Birds of a Feather
From Gazette editions of July, 1936:
We went to the Farmers’ Cooperative Market last Friday. It’s held in the Agricultural Hall in West Tisbury every Tuesday and Friday of the summer. Most of the individual stalls were run by women who could get away from their household duties during the day to sell their own goods. They had on sale substantial, home-made products, just the kind of thing you would expect a New England good wife to produce.
The customers started coming at quarter past ten. They were mostly summer people, and their costumes ranged from slacks to long silks, and in one case to a purple boucle dress garnished with pearl earrings and necklace. There was one man in plus fours and ribbed stockings who walked in, took a few puffs on a cigarette, and walked out. And then there was an artist. She did not tell us she was an artist, but she wore a short, multicolored smock, and an enormous straw hat, and she took an aesthetic interest in the lettuce.
This affinity of birds for roads seems to be something new. Or perhaps it is that motorists are meeting more birds. In the horse and buggy days a bird was out of the way before the driver came too near, but now the radiator of a rapidly moving car is all too likely to bring down a robin or a chewink on the wing. All drivers must have noticed the constant appearance of birds directly in the way. The trouble is that the birds wish to use the roads crosswise instead of lengthwise. This runs counter to the customs of mankind. Since there is no way of revising the ideals of nature or the habits of the human race, the birds will doubtless continue to run serious risks.
A good compromise would be to have birds fly across dirt roads only. Dirt roads are still leisurely, in their very nature imbued with philosophy and reflection. They seem to loiter as they wind through the scrub oak of the plain or shady woods of hillier regions. A bird may fly across a dirt road and add charm to the scene and joy to the heart of the traveler. The hard-surfaced highways have no time for such attractions, and the horsepower of 1936 automobiles turns rural charm into death and danger for birds.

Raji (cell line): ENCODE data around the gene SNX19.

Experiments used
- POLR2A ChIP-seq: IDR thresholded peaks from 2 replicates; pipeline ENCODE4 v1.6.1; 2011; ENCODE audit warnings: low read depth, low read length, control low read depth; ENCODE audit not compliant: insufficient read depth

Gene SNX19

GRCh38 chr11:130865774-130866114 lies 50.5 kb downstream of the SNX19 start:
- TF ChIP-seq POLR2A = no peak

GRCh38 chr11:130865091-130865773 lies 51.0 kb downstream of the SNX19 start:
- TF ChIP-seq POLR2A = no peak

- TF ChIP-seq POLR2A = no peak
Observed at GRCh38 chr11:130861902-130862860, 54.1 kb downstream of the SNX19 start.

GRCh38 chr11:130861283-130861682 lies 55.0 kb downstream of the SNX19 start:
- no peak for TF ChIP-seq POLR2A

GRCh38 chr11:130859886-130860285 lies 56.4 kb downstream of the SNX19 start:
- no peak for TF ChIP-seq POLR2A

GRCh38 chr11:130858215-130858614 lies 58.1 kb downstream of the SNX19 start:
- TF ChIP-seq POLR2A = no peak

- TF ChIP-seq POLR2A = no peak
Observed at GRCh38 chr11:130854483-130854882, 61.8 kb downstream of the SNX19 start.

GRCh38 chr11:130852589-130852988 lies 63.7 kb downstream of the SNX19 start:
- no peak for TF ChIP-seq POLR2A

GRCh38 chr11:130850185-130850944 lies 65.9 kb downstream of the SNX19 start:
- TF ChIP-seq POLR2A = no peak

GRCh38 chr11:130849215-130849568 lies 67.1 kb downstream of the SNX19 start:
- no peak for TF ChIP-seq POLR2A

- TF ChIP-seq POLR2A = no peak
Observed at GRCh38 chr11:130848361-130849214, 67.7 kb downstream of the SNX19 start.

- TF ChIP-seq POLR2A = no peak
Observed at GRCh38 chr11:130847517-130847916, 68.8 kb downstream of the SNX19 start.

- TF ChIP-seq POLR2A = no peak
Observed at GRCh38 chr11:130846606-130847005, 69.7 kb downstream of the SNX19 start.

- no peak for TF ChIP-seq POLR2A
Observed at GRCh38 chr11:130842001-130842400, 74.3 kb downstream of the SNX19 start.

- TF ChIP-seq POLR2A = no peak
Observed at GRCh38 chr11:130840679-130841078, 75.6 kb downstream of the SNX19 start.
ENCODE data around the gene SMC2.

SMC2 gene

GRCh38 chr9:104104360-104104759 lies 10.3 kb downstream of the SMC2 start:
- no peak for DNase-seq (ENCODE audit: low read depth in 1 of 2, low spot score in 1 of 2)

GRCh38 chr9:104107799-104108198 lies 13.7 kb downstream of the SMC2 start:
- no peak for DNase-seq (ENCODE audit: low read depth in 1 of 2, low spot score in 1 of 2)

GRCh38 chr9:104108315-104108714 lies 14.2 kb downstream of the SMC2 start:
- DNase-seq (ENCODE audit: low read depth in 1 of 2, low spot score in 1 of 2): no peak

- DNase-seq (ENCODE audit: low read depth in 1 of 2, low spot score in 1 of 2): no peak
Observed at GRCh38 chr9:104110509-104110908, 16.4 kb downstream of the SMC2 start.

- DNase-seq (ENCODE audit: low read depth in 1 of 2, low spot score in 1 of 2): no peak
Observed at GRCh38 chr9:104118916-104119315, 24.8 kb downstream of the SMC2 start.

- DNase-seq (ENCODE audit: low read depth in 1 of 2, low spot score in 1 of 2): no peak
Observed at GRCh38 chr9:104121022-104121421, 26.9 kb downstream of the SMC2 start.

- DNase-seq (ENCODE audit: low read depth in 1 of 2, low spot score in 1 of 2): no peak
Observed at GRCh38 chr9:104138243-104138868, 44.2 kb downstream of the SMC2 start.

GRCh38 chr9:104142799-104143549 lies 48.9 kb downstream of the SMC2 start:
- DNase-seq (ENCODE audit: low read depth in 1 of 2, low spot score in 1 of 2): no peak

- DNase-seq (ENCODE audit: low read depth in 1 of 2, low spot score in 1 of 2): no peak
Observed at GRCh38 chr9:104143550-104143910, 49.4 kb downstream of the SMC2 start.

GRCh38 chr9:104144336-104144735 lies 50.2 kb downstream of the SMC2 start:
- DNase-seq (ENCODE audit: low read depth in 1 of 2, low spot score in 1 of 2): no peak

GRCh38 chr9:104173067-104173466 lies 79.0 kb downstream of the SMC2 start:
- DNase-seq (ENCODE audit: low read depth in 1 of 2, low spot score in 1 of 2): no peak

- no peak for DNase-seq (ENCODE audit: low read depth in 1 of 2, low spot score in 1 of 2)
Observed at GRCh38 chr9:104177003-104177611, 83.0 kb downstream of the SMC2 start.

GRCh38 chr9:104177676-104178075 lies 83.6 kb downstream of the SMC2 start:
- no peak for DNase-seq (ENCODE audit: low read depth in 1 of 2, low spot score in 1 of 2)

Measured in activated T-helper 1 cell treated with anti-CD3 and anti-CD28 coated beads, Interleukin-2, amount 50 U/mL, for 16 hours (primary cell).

One sees the birds in greatest numbers on the roads across the plains. There live the mysterious dozens and hundreds of chewinks in their perpetual full dress, which adds to the dark formality of a tuxedo the ambassadorial touch of a red waistcoat.
The robins join them on the plains, and both species are always crossing from one side to the other.
It would be preposterous to suggest that motorists drive more slowly in order to permit the birds safe passage, for motorists are always in a hurry. Even in vacation season they are bound somewhere in order that they may be bound back again. Against such an ingrained human necessity as that, the desire of birds to cross the roads seems capricious.
Mrs. Oscar Denniston of Masonic avenue left the Island for Boston to attend the commencement exercises at Boston University. Mrs. Denniston is to see her daughter, Amy, receive the degree of Master of Arts. In June 1934 Mrs. Denniston saw her older daughter, Olive, receive the degree of Master of Education from the same university.
A man in Jersey City has received a sort of transitory fame by walking barefoot in a park in the early hours of the day. The Jersey City police were baffled by the sight of this morning barefoot walker, this dew-paddler. Many dwellers of American cities had forgotten that there was such a thing as dew. Dew on the grass, in the first sunlight of the day has become a phenomenon seen only in parks, just as early American things are seen only in museums. The curator can explain to spectators the uses of warming pans and oven spades; but apparently only this one Jersey City man remembered that dew on the grass in the first sunlight of the day is good to walk in, barefooted and contemplative.
His odd memory of this pleasant item of life as once it was everywhere on the American continent caused anxiety all along the line in the Jersey City police department. From patrolman to sergeant to lieutenant to captain the anxious reports went, and finally the collective mind of the department announced that it was all right for a man to walk barefooted in the dewy grass, under a special permit.
We mourn that walking barefoot in the dew should have become a luxury in the cities. But one detail still remains to be cleared up. Can the Jersey City man extend his bare foot with the greatest of ease in the dewy morn and lift off the head of a dandelion or daisy between his big toe and the next toe to it? We will bet that the Jersey City police would be simply popeyed to see him do it.
Compiled by Cynthia Meisner